There are plenty of reasons why you might want to store your car somewhere for a few months. For instance, you might be going abroad on a long holiday or business trip. Maybe there are personal reasons that mean you can’t drive your car for a while.
Whatever the reason, there are a few considerations to make when storing your car on a long-term basis. Have you ever done this before? If no, you’re in luck because this practical guide will give you some helpful advice on what to do when storing your car.
When you store a car for a few months, you can’t just assume that all you need to do is park it somewhere. And then come back to it in the same working condition. That’s why this guide will give you information on how best to store your car long-term.
Give your car a mini service
Before you store your car away, it is important that you change the oil and oil filter first. The reason is so when you start the car up; the engine will get lubricated with clean, unburnt oil.
Some folks choose to do this job themselves. Whereas others might take their pride and joy down to their local garage and have them do it instead.
Check the battery
You may or may not know this, but car batteries only have a limited lifespan. Is your car battery more than five years old? If so, it’s time to have it replaced with a brand new one. Consider buying a battery with a charge status indicator.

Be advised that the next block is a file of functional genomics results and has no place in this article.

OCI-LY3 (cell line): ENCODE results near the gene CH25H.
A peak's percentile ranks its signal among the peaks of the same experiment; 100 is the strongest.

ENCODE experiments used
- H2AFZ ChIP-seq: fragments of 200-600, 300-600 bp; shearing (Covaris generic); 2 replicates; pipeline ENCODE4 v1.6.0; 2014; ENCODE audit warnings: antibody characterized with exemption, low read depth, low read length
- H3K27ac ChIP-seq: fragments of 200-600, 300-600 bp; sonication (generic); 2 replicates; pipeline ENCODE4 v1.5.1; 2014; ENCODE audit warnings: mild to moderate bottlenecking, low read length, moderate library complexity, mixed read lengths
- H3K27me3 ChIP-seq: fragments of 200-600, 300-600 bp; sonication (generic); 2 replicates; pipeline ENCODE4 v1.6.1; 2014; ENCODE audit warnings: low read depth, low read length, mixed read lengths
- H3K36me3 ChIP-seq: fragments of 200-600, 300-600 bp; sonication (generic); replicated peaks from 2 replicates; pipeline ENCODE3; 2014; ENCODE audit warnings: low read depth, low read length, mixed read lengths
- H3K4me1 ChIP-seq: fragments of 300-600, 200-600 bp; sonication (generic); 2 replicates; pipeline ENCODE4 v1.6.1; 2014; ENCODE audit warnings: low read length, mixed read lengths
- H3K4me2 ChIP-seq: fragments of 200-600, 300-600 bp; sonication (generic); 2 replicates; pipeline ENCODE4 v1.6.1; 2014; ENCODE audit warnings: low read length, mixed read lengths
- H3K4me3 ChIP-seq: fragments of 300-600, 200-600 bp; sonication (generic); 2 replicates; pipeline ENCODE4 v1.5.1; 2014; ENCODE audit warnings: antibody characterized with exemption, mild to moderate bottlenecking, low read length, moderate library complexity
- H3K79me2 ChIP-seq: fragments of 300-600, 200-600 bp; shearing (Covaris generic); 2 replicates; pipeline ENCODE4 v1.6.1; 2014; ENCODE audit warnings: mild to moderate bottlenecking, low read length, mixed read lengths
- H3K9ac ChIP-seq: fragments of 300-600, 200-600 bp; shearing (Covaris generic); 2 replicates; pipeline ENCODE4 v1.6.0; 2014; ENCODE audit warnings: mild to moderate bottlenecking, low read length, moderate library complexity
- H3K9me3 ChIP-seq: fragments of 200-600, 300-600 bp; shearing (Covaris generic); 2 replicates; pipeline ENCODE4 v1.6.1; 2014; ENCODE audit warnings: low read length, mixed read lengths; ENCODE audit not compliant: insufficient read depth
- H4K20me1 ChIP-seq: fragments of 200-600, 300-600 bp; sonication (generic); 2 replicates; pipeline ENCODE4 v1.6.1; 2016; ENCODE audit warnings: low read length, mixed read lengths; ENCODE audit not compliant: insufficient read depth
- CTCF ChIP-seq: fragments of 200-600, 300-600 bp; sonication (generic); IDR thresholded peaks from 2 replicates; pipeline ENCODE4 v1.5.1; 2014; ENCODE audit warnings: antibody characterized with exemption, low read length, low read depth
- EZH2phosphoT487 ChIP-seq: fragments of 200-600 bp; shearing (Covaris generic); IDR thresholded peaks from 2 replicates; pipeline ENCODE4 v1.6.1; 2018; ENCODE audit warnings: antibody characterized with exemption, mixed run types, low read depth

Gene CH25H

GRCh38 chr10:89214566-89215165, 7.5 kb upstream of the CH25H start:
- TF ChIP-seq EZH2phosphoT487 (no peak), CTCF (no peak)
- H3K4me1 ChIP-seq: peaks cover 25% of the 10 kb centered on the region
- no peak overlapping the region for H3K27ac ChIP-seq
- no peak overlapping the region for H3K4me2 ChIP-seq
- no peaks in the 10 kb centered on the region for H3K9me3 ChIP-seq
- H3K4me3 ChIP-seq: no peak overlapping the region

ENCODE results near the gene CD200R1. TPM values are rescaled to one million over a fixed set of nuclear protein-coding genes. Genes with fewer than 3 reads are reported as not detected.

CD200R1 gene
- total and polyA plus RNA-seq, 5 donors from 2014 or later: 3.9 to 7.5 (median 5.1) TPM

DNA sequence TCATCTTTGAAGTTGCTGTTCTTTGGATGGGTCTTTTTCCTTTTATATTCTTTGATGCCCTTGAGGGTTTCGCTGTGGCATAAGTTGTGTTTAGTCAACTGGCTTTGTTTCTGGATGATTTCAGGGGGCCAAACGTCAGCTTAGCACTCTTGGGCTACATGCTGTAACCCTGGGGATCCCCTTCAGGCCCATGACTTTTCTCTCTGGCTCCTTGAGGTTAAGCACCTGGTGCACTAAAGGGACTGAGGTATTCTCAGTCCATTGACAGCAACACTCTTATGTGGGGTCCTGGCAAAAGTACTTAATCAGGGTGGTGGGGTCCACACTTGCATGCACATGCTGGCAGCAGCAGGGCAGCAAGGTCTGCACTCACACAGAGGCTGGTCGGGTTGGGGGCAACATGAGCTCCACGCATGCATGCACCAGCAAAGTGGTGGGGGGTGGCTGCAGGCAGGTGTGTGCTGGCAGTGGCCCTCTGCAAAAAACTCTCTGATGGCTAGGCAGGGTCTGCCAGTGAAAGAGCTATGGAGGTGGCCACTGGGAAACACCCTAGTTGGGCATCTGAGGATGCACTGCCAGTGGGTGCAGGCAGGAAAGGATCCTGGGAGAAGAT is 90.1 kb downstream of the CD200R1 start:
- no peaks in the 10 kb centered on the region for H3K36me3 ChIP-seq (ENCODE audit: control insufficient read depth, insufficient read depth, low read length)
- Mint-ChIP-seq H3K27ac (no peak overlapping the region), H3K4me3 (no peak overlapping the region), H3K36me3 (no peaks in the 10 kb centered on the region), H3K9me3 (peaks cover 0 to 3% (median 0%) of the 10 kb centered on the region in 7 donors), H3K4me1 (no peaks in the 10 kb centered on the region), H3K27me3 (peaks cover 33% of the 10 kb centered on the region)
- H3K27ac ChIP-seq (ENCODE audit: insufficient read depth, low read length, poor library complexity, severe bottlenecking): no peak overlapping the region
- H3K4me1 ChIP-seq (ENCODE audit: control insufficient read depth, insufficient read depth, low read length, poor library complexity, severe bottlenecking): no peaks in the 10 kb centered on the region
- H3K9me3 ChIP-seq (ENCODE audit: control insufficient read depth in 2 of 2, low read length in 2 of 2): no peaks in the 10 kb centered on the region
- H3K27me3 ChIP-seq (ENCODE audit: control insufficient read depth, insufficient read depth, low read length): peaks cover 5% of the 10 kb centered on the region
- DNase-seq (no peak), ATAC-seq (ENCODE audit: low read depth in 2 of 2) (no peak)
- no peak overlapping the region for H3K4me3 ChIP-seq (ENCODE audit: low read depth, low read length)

In a nutshell, those batteries have a small coloured area that helps you to determine the state of charge. Green means that the battery has a full charge. Yellow means it only has a partial charge. And white means the battery is flat or faulty.
If you are storing your car in an indoor garage, you can buy a “smart charger” for your car. These handy gadgets will charge your battery when it needs charging.
For long-term storage of a car, there are other tasks you need to perform. They are as follows:
- Remove the wheels and jack the car up on axle stands. Store the wheels in a cool area;
- Slacken the auxiliary drive belts (i.e. fan belts) in your engine but leave the cam belt alone;
- Use a dehumidifier for an indoor garage or storage area so that your car does not suffer from damp problems;
- Make sure all door locks and catches get sprayed with silicon grease or WD40 spray but make sure you don’t spray any on rubber seals.
Car not practical? Consider trading it in
Sometimes people store their cars on a long-term basis because they don’t fit their lifestyle anymore. In those cases, it might be better to go on the countrycar.co.uk website and consider trading your car in for a more-suitable one.
Good luck with the long-term storage of your car. I hope you’ve found these tips useful today!
Picture Credits: landrovermena
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